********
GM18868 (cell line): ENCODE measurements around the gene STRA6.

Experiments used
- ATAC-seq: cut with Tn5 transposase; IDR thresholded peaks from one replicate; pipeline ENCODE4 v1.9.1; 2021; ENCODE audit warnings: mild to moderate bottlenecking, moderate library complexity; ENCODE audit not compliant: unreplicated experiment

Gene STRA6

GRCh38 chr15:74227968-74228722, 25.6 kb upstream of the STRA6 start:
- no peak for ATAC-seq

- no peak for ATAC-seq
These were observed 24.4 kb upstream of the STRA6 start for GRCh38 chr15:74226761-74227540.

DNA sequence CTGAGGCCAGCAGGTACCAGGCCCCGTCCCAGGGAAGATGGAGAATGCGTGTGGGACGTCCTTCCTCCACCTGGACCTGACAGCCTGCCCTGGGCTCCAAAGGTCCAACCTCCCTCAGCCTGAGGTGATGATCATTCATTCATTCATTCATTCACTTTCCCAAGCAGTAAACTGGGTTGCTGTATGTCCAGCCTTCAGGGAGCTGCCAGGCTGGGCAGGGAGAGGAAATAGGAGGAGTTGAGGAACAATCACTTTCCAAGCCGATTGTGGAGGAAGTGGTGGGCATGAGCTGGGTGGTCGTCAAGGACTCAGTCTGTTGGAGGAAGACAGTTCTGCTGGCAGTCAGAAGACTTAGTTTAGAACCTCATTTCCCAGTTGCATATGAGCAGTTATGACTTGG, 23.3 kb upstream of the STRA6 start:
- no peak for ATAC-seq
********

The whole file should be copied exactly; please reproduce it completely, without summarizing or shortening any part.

GM18868 (cell line): ENCODE measurements around the gene STRA6.

Experiments used
- ATAC-seq: cut with Tn5 transposase; IDR thresholded peaks from one replicate; pipeline ENCODE4 v1.9.1; 2021; ENCODE audit warnings: mild to moderate bottlenecking, moderate library complexity; ENCODE audit not compliant: unreplicated experiment

Gene STRA6

GRCh38 chr15:74227968-74228722, 25.6 kb upstream of the STRA6 start:
- no peak for ATAC-seq

- no peak for ATAC-seq
These were observed 24.4 kb upstream of the STRA6 start for GRCh38 chr15:74226761-74227540.

DNA sequence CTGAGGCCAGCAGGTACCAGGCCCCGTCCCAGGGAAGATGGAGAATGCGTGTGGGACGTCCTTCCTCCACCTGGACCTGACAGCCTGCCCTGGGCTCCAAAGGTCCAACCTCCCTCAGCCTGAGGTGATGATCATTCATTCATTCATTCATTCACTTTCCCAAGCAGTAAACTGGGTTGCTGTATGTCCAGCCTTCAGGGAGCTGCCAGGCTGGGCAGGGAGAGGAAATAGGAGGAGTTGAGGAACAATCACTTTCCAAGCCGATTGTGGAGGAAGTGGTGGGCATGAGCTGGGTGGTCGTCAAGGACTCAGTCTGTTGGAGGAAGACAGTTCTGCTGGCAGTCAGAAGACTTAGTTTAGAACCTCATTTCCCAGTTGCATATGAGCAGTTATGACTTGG, 23.3 kb upstream of the STRA6 start:
- no peak for ATAC-seq